Hi am 34 I have been taking wellbutrin for about 2years now however I have been feeling depressed long before then. I have been having this feeling that I have seen all that life had to offer and that there was nothing more out there that I could possibly be interested in. I went through 3 relationships but I ended up smothering the person as I was dependent on them to give me the will to continue living. In the beginning of each relationship I would be very happy even shave buy new clothes etc like the clouds would go away but then that would later change to dependense and controlling I.e she must answer her calls whenever I needed her 24/7. If that did not happen I would loose my temper and threaten to leave the relationship but then come back begging to be taken back. I have also been taking sleeping pills as I struggle sleeping and if I do manage to sleep I would be lucky to be asleep past 4am. I have been hopping jobs hoping that I would find something worth staying for in a company but to no avail. I have never gone for any formal counselling as I have been putting it off due to shame but I believe I do need to. Please assist me in finding the right place of assessment.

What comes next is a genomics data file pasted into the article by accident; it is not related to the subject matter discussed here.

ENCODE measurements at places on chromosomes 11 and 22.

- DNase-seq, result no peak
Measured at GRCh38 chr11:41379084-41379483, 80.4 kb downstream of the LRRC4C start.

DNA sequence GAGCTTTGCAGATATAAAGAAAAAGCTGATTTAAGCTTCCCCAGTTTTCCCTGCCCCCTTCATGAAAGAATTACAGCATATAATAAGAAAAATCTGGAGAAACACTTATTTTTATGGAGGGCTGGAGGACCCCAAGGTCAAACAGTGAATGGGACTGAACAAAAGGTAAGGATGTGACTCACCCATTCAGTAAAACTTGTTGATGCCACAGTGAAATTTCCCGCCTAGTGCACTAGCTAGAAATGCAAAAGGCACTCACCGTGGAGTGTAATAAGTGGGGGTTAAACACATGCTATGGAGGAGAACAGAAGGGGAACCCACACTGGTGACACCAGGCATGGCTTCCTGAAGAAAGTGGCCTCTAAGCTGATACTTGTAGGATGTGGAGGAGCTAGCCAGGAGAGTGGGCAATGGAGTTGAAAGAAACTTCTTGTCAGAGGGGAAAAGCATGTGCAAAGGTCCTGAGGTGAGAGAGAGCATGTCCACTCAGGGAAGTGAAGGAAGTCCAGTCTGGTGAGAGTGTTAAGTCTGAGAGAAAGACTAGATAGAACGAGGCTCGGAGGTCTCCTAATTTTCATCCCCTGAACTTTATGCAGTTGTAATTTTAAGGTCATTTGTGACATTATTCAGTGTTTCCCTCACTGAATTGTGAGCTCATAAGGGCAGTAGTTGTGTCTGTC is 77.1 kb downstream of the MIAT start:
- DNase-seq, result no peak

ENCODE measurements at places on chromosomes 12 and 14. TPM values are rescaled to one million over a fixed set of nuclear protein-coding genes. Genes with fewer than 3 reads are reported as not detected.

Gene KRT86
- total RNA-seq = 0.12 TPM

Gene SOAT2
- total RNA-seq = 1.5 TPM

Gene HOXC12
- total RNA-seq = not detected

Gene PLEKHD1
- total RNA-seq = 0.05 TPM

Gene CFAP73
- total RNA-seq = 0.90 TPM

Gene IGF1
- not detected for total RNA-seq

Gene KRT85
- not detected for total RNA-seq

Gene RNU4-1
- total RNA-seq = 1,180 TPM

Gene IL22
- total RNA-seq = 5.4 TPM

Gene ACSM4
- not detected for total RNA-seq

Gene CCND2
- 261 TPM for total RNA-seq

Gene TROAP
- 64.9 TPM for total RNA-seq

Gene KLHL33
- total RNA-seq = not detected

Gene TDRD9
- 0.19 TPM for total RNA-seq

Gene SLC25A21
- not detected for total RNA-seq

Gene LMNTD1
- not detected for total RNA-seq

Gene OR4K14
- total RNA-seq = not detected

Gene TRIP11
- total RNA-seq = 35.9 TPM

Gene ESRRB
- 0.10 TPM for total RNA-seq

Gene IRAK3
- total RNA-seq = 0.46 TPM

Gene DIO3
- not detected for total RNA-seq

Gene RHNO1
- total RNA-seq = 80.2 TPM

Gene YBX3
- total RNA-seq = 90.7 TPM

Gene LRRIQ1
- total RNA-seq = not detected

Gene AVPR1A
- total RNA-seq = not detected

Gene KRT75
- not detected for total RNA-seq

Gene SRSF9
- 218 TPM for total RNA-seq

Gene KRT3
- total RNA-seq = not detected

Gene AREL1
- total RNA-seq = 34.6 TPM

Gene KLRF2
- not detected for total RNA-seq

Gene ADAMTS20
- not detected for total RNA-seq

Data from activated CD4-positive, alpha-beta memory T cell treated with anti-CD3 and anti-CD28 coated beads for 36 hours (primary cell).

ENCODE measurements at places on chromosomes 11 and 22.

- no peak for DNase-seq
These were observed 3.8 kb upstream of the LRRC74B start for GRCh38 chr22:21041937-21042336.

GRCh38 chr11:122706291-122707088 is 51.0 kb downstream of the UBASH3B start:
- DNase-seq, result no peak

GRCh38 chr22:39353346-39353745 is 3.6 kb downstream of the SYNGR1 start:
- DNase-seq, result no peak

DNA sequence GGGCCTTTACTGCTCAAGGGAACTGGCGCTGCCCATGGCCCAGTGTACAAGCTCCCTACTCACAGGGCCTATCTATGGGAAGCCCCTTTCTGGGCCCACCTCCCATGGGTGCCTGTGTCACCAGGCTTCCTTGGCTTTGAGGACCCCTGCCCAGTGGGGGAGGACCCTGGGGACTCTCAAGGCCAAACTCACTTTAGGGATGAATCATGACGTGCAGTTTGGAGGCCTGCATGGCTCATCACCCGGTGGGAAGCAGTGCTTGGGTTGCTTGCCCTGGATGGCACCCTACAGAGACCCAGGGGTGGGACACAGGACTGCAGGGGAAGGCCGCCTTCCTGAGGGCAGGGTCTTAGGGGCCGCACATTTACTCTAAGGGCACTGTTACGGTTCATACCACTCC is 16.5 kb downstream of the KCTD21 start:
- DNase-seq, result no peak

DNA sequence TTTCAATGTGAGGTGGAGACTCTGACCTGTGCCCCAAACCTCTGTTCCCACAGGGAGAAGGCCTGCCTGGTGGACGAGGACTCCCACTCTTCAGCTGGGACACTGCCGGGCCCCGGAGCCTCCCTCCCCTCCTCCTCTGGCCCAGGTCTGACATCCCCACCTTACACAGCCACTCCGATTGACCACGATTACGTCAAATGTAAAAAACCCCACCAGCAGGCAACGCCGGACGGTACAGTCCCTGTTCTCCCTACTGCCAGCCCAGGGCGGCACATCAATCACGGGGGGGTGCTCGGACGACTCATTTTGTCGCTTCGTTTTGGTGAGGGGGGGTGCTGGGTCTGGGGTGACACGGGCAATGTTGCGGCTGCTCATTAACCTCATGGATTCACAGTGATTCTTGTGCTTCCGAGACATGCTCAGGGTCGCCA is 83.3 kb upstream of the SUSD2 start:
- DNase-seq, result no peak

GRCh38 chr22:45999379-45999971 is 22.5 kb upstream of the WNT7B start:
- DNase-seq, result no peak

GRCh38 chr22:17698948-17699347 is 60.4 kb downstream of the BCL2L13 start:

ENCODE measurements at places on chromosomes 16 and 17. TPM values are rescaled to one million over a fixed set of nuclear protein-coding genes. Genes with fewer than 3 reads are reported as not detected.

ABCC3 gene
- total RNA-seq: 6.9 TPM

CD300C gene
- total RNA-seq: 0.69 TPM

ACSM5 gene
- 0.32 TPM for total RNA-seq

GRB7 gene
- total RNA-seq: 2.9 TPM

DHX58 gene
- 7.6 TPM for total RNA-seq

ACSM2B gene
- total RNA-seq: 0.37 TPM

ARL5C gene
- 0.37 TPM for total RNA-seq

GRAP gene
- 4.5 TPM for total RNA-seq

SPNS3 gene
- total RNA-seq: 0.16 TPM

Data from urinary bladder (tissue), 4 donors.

Reply
    • SACAP

      Mat,

      Please approach your nearest clinic or hospital and ask to speak to a nurse or doctor. They will be able to refer you to a counsellor.

      Reply
  15. vilen

    Im going to be 21 this year…. i have a personality disorder (schizoid) i really want to get help but i cant afford it… please help

    Reply
    • SACAP

      Vilen,

      Have you gone to your local government clinic or hospital for assistance? They will be able to refer you to someone who can help you.

      Reply
    • Jane Maxhana

      Hi u can go to your local clinic u will get help free of charge u will b seen by mental health nurse who will book u 4 psychiatrist !

      Reply
  16. heather